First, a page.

Local

Salt Could Cause Problems For Your Car

(Photo Credit: KDKA)

(Photo Credit: KDKA)

John Shumway John Shumway
John Shumway joined NewsRadio 1020 KDKA in 2004 as co-host of The KDKA...
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PITTSBURGH (KDKA) – Entering the Parkway West just before the Fort Pitt Tunnel is about the last place anyone would want their brakes to stop working.

“I could push the brake all the way to the floor and nothing happened,” Christine Lowthert who lost her brakes said.

Lowthert did what anyone would do.

“I panicked,” she said.

But then realized she still had the foot pedal emergency brake and its release handle to slow her down.

“It was an interesting ride home,” she said.

At Blum Boulevard Automotive they discovered all four of Christine’s brake lines had popped.

“They are so rotted, cracked and chipped, that when you push the brakes the fluid goes right to the pavement and nothing is going to the brakes,” Lowthert said.

It’s the very salt we depend on to make our roads passable that goes after our brake lines with a corroding vengeance.

“It’s a major safety issue,” AAA service specialist Bob Eyrolles said. “As your car ages with all the salt we have on the roads here in Pittsburgh, your brake lines can erode fairly quickly.”

“I have seen ‘em a lot worse than that to a point where you touch ‘em, they actually fracture and fall apart,” Troubleshooters Owner Tim Dietz said while looking at a rusty brake.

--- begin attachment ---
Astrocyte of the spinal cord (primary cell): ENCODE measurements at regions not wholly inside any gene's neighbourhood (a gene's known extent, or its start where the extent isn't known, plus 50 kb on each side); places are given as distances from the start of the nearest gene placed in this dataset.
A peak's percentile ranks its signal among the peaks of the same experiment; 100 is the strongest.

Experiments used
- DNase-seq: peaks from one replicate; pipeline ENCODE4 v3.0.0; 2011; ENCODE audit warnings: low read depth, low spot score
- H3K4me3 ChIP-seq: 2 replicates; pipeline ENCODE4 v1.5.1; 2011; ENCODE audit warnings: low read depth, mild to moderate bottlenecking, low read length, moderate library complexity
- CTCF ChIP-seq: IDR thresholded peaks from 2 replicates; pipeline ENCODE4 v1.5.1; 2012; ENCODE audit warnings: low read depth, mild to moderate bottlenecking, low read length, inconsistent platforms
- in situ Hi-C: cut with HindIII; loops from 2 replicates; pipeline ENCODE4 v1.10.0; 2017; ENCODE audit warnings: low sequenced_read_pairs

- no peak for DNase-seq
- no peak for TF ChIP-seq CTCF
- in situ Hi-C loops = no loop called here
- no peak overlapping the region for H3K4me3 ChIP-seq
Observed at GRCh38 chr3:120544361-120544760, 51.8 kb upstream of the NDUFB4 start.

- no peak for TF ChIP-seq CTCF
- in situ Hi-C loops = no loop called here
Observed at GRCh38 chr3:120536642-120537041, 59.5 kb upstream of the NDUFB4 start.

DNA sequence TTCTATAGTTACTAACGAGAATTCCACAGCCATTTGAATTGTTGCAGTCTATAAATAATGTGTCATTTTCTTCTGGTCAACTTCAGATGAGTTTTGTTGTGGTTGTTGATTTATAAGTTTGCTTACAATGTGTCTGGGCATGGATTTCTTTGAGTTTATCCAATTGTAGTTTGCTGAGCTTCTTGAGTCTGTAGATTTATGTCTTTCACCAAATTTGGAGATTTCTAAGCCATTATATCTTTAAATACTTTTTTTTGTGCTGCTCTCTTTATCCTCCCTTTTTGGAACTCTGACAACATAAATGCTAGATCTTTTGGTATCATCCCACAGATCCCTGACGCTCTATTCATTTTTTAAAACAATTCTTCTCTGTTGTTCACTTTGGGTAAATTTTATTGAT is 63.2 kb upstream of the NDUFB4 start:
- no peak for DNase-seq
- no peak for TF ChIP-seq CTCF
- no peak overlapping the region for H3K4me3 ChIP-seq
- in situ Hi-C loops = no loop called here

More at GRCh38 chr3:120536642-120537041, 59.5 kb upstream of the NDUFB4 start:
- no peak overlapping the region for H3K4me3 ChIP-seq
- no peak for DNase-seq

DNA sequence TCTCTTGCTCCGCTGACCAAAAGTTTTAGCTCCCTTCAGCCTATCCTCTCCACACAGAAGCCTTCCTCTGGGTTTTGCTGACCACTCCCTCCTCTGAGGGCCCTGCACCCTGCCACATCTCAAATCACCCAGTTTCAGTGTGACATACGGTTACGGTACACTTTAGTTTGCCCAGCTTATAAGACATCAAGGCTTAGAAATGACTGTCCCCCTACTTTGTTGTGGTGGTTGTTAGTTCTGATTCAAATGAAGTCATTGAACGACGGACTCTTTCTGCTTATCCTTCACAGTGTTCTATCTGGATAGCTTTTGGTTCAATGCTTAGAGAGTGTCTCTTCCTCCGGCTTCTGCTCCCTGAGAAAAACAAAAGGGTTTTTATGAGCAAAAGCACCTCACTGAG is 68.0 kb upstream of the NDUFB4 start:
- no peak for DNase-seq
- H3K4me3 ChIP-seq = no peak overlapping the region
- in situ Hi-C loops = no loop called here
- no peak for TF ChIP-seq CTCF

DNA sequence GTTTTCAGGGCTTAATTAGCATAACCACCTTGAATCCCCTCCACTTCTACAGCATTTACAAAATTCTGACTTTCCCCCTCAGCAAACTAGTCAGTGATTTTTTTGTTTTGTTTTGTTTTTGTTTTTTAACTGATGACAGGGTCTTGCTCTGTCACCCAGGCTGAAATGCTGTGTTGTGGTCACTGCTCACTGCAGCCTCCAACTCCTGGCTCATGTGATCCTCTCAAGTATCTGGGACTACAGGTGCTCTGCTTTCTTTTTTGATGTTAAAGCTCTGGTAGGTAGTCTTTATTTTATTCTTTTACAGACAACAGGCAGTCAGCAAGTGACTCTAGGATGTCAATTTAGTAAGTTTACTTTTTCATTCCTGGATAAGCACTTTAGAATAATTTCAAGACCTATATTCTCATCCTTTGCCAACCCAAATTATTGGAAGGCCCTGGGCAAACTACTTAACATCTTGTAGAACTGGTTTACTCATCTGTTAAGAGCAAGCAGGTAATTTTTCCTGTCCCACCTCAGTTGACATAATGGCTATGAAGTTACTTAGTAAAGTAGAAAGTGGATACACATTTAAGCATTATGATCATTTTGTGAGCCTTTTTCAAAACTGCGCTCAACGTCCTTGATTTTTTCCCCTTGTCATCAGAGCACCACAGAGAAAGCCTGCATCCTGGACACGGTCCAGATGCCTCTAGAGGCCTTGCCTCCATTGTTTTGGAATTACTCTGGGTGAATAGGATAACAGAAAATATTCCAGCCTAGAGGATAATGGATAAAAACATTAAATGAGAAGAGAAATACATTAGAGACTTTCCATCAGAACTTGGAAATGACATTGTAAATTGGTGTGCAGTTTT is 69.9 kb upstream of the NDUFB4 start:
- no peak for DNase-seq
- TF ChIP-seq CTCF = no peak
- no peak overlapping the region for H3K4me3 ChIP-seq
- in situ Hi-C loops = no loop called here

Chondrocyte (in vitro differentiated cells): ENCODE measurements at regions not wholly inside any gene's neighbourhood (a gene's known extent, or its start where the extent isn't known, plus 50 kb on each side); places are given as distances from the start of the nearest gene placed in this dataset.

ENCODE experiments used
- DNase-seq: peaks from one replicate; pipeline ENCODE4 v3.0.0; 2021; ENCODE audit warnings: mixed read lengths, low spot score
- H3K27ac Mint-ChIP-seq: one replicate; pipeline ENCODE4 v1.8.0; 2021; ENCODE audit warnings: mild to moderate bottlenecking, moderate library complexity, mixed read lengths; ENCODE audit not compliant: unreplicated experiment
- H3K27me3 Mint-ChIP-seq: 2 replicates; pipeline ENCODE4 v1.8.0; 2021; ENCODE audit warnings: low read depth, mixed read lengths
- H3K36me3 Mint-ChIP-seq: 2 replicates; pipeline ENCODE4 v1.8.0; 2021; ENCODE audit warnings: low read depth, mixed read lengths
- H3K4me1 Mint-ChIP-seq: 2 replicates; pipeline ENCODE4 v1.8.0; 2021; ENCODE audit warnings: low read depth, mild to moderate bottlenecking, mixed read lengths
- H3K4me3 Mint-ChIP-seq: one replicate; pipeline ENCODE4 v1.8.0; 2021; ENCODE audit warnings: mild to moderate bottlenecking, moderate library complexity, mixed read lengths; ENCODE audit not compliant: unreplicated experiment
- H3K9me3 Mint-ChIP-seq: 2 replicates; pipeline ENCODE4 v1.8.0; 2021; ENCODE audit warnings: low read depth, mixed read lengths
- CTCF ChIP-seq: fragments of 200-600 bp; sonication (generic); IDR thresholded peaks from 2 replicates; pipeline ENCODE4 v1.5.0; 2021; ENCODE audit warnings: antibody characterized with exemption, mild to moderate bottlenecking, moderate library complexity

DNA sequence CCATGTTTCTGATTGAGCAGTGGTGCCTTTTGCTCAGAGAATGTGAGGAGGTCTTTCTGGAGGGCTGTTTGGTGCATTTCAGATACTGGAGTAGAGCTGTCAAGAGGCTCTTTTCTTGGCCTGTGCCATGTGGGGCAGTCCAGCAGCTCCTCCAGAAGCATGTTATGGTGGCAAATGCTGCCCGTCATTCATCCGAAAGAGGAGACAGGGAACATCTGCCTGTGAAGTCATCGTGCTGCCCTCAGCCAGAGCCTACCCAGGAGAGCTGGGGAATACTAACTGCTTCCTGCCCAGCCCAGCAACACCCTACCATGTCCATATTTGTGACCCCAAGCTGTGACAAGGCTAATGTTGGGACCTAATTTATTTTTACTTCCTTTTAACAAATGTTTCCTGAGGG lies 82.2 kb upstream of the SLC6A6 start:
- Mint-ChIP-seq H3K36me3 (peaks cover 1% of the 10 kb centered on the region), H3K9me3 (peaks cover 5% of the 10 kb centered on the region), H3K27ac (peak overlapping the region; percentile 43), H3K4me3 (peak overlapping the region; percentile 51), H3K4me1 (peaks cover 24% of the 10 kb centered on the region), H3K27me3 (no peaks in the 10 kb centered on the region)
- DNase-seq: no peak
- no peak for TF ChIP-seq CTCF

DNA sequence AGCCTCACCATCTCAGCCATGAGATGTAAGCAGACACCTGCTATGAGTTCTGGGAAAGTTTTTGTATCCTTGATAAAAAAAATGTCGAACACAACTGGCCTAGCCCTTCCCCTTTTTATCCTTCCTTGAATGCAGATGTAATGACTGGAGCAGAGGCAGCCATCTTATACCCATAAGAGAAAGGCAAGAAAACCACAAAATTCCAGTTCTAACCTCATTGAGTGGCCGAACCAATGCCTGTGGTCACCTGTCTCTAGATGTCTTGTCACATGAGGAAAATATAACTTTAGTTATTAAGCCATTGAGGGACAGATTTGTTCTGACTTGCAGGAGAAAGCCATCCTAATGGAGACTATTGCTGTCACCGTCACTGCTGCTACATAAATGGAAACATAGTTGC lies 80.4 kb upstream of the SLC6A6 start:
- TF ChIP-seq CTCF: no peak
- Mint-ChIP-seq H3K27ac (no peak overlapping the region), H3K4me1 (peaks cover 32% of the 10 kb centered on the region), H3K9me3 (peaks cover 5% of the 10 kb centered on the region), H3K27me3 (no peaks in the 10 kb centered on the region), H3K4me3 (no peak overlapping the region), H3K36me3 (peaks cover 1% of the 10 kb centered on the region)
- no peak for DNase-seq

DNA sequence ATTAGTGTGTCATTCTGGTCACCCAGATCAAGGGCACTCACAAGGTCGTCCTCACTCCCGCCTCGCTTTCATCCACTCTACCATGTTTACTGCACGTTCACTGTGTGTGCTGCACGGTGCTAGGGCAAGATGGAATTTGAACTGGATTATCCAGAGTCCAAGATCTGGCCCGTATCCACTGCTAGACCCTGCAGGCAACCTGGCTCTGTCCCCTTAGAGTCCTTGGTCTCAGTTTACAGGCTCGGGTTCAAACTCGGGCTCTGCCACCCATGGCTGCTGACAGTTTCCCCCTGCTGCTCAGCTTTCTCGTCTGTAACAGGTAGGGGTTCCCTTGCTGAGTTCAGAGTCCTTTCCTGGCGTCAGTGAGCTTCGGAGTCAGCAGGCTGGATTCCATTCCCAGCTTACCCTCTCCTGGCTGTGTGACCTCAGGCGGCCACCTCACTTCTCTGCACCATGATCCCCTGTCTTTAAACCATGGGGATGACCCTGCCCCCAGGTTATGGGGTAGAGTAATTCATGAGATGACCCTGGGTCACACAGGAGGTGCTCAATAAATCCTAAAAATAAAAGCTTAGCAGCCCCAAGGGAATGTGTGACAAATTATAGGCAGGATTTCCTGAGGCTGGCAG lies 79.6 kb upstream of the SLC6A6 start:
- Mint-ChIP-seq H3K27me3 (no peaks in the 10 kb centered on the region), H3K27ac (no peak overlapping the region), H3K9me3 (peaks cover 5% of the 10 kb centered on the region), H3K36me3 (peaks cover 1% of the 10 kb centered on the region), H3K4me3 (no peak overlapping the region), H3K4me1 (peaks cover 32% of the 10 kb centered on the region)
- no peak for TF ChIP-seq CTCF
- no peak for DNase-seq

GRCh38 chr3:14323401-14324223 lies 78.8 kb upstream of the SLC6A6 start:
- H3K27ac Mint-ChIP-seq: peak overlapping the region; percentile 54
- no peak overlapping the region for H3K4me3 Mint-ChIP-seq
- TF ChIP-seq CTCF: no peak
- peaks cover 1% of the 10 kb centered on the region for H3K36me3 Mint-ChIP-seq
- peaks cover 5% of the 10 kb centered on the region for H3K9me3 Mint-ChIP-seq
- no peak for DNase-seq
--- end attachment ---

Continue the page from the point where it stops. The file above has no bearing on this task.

“This is a brake line one of my shops just took off and you can see all the corrosion,” he said. “When they will pop is when someone pulls out in front of you and you hit the brake hard that’s when they’ll fail.”

And they won’t fail inspection unless they are actually leaking.

“Your braking distances are going to be a lot longer,” Dietz said. “You’re going to have to use more effort to get it stopped.”

If you do have to get a brake line replaced in the wheel area, it could be a couple hundred dollars, but if it’s the line that runs the length of the car, it could be $1,000 or more and on an older car that’s a pretty tough hit to take.

Prevention is a lot cheaper.

“A lot of car washes now have an undercarriage wash and whenever you run the car through there have them do the undercarriage kind of wash it away,” Eyrolles said.

And undercarriage wash will reach not only the areas around the brakes, but also the entire length of the brake line and avoid a sizeable bill later.

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